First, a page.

Its summer time and many things are reopening and many teenagers are looking forward to spending time hanging out with their friends.  Many teenagers want to drive around town or go to Santa Cruz with their friends.  Many parents worry about their teenagers driving other teenagers around and they worry about what the teenagers may be doing before driving.  Parents worry about teens drinking and driving and driving late at night because typically teenagers still have a great deal to learn about driving.  Parents have a right to be concerned because most motor vehicle accidents tend to involve teenagers (CDC).  In other words, teenagers have the most car accidents.  Therefore, parents worry about how their teenagers drive, who they are driving with and what they are doing before they are driving.

This is the reason that I have always stressed behavior contracts with teenagers.  It gives parents a chance to discuss their concerns with their teenagers and to also set limits regarding appropriate behavior.  No parent wants their teenager to fail school or to get hurt while out with friends.  Since the prefrontal cortex of a teenager’s brain is not fully developed, at times they have difficulties making appropriate decisions.  Again they may physically look like an adult, but mentally they are still very impulsive and at times act more like 5th graders.  This is why contracts can help teenagers understand where their limits are and what will happen at home if they violate the limits.

Besides a contract regarding school and homework, a contract regarding driving is very important.  Due to the new laws some teenagers are not driving at 16 years old and waiting until they are 18 years old.  When they are 18, many of the new laws do not apply to them.  However, whether they are 16 or 18 years old, they are driving your car so you are financially responsible if they are in an accident.  Additionally, whether they are 16 or 18 years old, no patent wants their child seriously hurt in a car accident.  With that being said, below is the contact I recommend patients use for their teenagers regarding driving.  I recommend you use this contact whether they are 16 years old or 18 years old.  Below are the essential parts of a driving contract that I recommend:

1. Have some baseline rules.

The driving contract for new drivers should include baseline rules to discourage behaviors that lead to accident and injury or death. These behaviors should include never driving under the influence of alcohol or drugs, never using a cell phone while driving, never speeding, and always wearing a seatbelt.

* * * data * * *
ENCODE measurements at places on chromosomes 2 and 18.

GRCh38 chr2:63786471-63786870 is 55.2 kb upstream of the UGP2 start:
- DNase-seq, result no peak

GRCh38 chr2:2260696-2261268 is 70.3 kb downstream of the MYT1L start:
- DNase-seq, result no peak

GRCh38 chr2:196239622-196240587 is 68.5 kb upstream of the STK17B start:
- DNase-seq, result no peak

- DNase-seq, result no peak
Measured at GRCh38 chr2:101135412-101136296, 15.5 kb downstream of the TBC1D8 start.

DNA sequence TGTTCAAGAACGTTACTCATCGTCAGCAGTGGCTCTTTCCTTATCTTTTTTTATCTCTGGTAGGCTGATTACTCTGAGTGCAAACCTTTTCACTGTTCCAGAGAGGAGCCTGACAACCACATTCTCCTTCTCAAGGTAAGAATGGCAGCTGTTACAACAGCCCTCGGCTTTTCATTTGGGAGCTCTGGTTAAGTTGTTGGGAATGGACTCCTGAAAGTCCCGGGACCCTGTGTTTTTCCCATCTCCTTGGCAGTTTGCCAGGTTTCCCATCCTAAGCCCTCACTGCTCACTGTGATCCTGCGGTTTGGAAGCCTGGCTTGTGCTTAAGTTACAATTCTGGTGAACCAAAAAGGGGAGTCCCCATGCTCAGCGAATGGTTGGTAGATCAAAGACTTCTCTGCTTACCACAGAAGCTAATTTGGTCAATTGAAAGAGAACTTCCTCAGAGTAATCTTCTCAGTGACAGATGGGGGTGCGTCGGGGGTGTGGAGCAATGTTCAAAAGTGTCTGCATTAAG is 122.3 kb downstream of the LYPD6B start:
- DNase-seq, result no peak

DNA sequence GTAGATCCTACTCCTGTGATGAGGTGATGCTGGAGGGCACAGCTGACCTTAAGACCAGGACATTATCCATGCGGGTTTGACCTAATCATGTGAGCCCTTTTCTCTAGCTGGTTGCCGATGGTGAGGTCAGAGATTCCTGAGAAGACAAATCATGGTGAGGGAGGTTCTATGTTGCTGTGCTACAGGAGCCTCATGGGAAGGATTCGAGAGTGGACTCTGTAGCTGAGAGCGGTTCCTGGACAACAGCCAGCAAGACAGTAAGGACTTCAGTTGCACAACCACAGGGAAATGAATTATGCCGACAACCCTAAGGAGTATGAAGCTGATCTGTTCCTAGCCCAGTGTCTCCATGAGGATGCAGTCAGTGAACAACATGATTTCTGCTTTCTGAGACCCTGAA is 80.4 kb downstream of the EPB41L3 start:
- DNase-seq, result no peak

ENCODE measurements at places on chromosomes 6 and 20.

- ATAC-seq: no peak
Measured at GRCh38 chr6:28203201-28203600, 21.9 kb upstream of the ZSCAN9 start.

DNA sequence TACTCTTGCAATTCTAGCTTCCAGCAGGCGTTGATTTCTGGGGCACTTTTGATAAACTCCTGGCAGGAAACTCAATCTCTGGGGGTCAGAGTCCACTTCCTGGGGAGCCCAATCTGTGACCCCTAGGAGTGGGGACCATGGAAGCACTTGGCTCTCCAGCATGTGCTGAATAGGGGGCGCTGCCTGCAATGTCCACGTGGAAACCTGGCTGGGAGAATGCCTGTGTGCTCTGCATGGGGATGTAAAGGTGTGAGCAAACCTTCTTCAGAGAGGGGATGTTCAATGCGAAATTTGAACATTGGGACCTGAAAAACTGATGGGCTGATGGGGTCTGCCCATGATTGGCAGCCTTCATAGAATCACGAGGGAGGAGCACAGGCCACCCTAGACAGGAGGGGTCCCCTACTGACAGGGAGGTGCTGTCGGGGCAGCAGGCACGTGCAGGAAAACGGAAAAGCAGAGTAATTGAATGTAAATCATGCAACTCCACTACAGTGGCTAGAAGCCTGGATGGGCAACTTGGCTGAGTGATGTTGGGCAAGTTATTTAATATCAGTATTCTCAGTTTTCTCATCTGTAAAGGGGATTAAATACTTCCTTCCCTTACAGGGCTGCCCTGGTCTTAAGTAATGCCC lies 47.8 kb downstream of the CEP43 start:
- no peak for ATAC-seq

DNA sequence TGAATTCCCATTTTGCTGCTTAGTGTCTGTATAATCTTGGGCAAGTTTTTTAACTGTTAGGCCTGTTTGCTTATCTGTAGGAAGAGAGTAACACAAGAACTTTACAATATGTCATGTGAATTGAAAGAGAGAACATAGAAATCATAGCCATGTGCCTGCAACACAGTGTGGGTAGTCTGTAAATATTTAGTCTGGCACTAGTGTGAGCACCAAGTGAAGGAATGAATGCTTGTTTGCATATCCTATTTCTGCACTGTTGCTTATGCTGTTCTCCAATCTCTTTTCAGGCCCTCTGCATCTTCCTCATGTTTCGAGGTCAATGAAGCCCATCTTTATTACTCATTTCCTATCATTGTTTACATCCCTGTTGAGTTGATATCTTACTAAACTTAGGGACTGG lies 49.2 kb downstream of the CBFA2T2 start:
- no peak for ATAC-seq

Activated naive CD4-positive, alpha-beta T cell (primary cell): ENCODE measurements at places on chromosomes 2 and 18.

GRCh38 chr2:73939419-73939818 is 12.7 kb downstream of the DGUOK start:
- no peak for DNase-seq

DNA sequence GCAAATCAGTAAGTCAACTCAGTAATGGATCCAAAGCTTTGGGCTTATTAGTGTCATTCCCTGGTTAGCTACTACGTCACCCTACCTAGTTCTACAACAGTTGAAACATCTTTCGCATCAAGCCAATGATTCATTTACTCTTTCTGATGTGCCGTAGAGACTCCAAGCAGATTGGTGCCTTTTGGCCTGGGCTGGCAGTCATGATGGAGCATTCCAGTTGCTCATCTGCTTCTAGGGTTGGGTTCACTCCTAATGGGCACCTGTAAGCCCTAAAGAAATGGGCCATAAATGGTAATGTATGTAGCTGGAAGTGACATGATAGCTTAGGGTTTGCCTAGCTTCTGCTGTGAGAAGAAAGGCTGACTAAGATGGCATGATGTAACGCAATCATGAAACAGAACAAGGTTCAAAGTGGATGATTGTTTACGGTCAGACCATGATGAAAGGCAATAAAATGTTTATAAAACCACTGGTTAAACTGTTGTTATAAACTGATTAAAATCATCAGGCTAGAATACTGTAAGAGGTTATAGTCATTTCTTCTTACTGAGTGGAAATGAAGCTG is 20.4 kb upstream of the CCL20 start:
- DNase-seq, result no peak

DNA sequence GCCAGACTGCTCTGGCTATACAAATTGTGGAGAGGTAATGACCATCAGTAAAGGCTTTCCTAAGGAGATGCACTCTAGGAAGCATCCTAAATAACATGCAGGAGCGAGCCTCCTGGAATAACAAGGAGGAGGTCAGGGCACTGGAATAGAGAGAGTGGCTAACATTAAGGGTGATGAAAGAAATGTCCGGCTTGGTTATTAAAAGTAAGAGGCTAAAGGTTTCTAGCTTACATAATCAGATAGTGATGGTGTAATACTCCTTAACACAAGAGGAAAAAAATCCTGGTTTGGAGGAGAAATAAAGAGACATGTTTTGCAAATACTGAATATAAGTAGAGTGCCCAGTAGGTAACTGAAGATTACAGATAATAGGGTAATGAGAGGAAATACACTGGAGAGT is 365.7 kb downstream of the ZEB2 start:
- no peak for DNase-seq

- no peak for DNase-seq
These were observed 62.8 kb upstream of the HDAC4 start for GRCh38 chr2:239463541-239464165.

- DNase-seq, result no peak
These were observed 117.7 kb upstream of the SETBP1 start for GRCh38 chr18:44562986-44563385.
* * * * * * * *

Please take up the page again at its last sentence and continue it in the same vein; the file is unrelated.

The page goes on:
2. Include consequences.

The teen driving contract should also include specific consequences for violating the rules. Parents must be willing to enforce the rules in the teen driving contract. Otherwise your teenager will have no real incentive to follow them. Making the consequences specific—you will lose access to the car for a week, if … —is helpful. That way, everyone will be on the same page about what will happen if the rules are broken.

3. Always offer a “Safe Passage” clause.

Parents should institute a “safe-passage” clause in their contract. If they are ever concerned about getting into a car, as a driver or a passenger, you will pick them up. No questions asked. Save the discussion for the next morning or, better, yet several days later.

4. Be willing to enforce the contract.

The effectiveness of the teen driver contract directly correlates to your enforcement of it. These kinds of rules encourage teenagers to take the responsibility of driving seriously, while also helping them resist peer pressure.

The contract is basic and everyone understands the consequences if the contract is broken.  This can prevent a lot of arguments.  I recommend that parents and the teenager all sign the contract and all receive a copy of it.  This is an example of a contract for driving, but you can use contracts for many issues such as homework.  I have found that many parents become overwhelmed trying to write a contract.  Therefore, I have included this link It has templates to over 27 behavior contracts you can use with teenagers and they are free to download.  Hopefully, this will make using contracts easier.

Dr. Michael Rubino is a psychotherapist with over 25 years experience treating children and teenagers and trauma victims.  For more information regarding his work visit his website at or his Facebook page at or his podcasts on Spotify or Apple.